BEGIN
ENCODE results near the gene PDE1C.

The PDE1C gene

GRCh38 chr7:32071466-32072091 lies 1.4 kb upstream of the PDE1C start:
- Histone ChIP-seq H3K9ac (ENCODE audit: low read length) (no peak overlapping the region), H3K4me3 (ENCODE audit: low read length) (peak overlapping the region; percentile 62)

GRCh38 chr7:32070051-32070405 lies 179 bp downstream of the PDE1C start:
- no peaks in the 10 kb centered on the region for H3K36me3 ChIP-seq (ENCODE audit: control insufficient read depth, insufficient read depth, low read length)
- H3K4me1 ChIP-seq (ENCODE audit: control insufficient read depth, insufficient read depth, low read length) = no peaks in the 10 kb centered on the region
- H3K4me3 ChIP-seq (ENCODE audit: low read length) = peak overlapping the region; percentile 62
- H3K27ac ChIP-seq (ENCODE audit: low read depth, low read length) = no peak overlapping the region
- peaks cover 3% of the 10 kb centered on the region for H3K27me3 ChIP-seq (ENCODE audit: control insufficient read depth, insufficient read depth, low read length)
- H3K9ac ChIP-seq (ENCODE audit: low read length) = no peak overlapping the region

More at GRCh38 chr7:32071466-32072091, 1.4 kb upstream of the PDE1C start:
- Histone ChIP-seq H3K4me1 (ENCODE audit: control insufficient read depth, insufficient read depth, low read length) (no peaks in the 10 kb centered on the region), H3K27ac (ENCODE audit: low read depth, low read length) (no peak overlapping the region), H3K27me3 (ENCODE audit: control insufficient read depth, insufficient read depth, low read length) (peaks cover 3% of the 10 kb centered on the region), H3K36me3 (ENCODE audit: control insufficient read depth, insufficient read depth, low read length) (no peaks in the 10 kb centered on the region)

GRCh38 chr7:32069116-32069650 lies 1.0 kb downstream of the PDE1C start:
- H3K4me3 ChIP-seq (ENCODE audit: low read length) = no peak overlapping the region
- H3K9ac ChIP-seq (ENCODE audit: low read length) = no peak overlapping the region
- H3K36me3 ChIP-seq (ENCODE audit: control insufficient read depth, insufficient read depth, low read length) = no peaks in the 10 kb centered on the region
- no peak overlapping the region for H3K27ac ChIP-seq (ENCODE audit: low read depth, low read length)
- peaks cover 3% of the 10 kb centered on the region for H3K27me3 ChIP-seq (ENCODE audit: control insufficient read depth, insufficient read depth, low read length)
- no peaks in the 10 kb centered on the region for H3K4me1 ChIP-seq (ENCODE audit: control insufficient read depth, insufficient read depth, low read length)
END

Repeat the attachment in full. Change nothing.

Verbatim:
ENCODE results near the gene PDE1C.

The PDE1C gene

GRCh38 chr7:32071466-32072091 lies 1.4 kb upstream of the PDE1C start:
- Histone ChIP-seq H3K9ac (ENCODE audit: low read length) (no peak overlapping the region), H3K4me3 (ENCODE audit: low read length) (peak overlapping the region; percentile 62)

GRCh38 chr7:32070051-32070405 lies 179 bp downstream of the PDE1C start:
- no peaks in the 10 kb centered on the region for H3K36me3 ChIP-seq (ENCODE audit: control insufficient read depth, insufficient read depth, low read length)
- H3K4me1 ChIP-seq (ENCODE audit: control insufficient read depth, insufficient read depth, low read length) = no peaks in the 10 kb centered on the region
- H3K4me3 ChIP-seq (ENCODE audit: low read length) = peak overlapping the region; percentile 62
- H3K27ac ChIP-seq (ENCODE audit: low read depth, low read length) = no peak overlapping the region
- peaks cover 3% of the 10 kb centered on the region for H3K27me3 ChIP-seq (ENCODE audit: control insufficient read depth, insufficient read depth, low read length)
- H3K9ac ChIP-seq (ENCODE audit: low read length) = no peak overlapping the region

More at GRCh38 chr7:32071466-32072091, 1.4 kb upstream of the PDE1C start:
- Histone ChIP-seq H3K4me1 (ENCODE audit: control insufficient read depth, insufficient read depth, low read length) (no peaks in the 10 kb centered on the region), H3K27ac (ENCODE audit: low read depth, low read length) (no peak overlapping the region), H3K27me3 (ENCODE audit: control insufficient read depth, insufficient read depth, low read length) (peaks cover 3% of the 10 kb centered on the region), H3K36me3 (ENCODE audit: control insufficient read depth, insufficient read depth, low read length) (no peaks in the 10 kb centered on the region)

GRCh38 chr7:32069116-32069650 lies 1.0 kb downstream of the PDE1C start:
- H3K4me3 ChIP-seq (ENCODE audit: low read length) = no peak overlapping the region
- H3K9ac ChIP-seq (ENCODE audit: low read length) = no peak overlapping the region
- H3K36me3 ChIP-seq (ENCODE audit: control insufficient read depth, insufficient read depth, low read length) = no peaks in the 10 kb centered on the region
- no peak overlapping the region for H3K27ac ChIP-seq (ENCODE audit: low read depth, low read length)
- peaks cover 3% of the 10 kb centered on the region for H3K27me3 ChIP-seq (ENCODE audit: control insufficient read depth, insufficient read depth, low read length)
- no peaks in the 10 kb centered on the region for H3K4me1 ChIP-seq (ENCODE audit: control insufficient read depth, insufficient read depth, low read length)